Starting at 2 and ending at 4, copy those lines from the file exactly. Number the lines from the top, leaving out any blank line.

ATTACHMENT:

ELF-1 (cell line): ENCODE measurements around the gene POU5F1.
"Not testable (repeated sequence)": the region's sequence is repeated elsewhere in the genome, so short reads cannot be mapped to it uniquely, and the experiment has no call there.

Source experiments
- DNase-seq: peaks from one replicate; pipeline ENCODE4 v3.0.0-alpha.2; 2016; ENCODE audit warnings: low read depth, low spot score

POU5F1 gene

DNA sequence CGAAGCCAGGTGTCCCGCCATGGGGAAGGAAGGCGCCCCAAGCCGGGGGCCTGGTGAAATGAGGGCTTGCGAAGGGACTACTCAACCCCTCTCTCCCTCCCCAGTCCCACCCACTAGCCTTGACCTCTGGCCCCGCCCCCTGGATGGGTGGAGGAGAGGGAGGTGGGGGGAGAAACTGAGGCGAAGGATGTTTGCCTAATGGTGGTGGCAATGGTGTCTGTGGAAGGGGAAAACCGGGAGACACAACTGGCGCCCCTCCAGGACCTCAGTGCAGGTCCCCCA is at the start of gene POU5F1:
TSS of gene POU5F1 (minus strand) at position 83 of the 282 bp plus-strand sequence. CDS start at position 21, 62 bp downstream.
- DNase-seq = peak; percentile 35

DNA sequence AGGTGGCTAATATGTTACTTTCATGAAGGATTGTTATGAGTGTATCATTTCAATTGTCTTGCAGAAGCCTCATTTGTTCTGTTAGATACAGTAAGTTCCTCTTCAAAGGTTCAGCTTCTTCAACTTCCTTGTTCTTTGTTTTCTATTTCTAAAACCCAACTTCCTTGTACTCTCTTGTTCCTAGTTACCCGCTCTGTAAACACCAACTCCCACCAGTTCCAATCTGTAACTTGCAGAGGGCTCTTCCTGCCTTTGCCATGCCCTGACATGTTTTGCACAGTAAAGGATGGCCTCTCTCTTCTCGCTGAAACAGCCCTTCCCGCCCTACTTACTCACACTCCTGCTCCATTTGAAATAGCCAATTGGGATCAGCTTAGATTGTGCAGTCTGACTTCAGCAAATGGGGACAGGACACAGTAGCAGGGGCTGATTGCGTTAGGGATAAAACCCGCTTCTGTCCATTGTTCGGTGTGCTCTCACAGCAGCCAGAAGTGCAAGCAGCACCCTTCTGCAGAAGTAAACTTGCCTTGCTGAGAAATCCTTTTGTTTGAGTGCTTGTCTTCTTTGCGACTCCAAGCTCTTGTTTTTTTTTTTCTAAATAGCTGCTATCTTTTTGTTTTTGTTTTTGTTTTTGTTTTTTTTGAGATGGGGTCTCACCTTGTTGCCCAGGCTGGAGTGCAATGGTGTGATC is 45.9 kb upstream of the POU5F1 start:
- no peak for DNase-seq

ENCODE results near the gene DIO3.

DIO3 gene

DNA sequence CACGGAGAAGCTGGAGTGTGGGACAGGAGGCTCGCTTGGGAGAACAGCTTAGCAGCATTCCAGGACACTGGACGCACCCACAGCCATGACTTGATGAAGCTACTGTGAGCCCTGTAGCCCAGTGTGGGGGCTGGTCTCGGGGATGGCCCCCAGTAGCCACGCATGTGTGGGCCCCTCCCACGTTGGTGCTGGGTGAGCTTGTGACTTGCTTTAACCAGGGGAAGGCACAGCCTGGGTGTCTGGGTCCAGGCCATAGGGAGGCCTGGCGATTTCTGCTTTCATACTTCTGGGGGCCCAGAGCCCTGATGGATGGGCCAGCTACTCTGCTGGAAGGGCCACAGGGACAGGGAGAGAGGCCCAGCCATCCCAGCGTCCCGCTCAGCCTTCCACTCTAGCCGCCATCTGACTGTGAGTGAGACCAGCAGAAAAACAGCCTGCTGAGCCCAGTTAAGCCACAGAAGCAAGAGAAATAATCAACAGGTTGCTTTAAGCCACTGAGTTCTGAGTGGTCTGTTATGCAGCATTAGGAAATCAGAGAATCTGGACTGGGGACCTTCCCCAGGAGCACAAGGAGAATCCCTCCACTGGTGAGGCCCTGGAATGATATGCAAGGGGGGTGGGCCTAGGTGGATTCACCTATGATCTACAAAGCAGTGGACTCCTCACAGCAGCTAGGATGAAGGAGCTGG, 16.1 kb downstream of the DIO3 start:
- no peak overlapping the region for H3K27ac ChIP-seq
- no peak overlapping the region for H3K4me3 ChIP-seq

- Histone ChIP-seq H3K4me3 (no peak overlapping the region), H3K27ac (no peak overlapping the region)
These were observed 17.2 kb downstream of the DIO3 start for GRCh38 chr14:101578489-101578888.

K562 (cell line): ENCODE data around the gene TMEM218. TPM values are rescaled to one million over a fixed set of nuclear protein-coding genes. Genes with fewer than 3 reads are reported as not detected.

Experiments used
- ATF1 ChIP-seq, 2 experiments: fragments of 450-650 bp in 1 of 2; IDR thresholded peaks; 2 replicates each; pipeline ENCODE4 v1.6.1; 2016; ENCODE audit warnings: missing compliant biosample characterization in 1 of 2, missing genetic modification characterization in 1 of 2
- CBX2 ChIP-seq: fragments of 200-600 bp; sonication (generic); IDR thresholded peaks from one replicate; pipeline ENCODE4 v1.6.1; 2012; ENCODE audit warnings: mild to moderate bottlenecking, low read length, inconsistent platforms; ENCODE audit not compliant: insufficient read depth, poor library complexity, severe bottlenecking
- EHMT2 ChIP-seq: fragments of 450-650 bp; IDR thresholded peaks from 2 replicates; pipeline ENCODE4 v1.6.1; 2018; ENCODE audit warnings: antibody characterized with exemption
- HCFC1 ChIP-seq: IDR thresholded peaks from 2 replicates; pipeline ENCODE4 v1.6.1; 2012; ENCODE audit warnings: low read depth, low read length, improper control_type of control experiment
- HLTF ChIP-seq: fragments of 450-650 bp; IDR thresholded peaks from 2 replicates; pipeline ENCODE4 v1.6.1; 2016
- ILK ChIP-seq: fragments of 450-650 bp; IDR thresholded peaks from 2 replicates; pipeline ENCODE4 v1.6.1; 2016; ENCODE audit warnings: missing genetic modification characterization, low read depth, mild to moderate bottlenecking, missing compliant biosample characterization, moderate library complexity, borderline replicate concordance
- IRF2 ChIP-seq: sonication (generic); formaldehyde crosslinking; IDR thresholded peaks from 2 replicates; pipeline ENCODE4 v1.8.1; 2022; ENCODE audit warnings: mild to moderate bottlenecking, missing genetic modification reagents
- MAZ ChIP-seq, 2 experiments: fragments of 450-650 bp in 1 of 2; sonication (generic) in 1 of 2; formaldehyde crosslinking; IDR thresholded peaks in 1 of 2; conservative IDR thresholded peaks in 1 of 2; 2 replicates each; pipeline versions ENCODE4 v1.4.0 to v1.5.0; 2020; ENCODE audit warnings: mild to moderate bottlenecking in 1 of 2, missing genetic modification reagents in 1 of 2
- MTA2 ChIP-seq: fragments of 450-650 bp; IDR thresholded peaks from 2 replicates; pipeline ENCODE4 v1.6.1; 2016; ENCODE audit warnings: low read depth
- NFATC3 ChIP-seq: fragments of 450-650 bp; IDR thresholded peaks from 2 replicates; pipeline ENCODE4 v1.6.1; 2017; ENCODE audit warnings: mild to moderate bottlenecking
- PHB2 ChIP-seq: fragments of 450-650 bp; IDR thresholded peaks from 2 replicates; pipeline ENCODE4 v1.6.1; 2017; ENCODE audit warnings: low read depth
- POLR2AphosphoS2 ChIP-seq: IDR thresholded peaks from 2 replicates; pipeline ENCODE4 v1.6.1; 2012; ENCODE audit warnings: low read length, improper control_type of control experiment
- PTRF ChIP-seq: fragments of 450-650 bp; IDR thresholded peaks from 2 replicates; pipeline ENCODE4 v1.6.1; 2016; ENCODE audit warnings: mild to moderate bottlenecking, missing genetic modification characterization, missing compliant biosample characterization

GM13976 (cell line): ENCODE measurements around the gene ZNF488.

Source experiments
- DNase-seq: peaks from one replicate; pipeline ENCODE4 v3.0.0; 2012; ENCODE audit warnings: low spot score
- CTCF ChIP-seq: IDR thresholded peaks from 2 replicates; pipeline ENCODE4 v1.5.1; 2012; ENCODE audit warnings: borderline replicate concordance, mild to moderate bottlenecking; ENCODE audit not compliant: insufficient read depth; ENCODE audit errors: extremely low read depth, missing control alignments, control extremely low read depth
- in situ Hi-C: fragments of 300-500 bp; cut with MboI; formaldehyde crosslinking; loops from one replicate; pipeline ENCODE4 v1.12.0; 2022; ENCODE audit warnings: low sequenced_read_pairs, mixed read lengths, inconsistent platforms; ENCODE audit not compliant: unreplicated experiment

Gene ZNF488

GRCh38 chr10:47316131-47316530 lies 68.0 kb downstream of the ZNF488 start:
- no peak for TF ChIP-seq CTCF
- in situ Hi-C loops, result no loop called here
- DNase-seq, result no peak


"Not testable (repeated sequence)": the region's sequence is repeated elsewhere in the genome, so short reads cannot be mapped to it uniquely, and the experiment has no call there.

Source experiments
- DNase-seq: peaks from one replicate; pipeline ENCODE4 v3.0.0-alpha.2; 2016; ENCODE audit warnings: low read depth, low spot score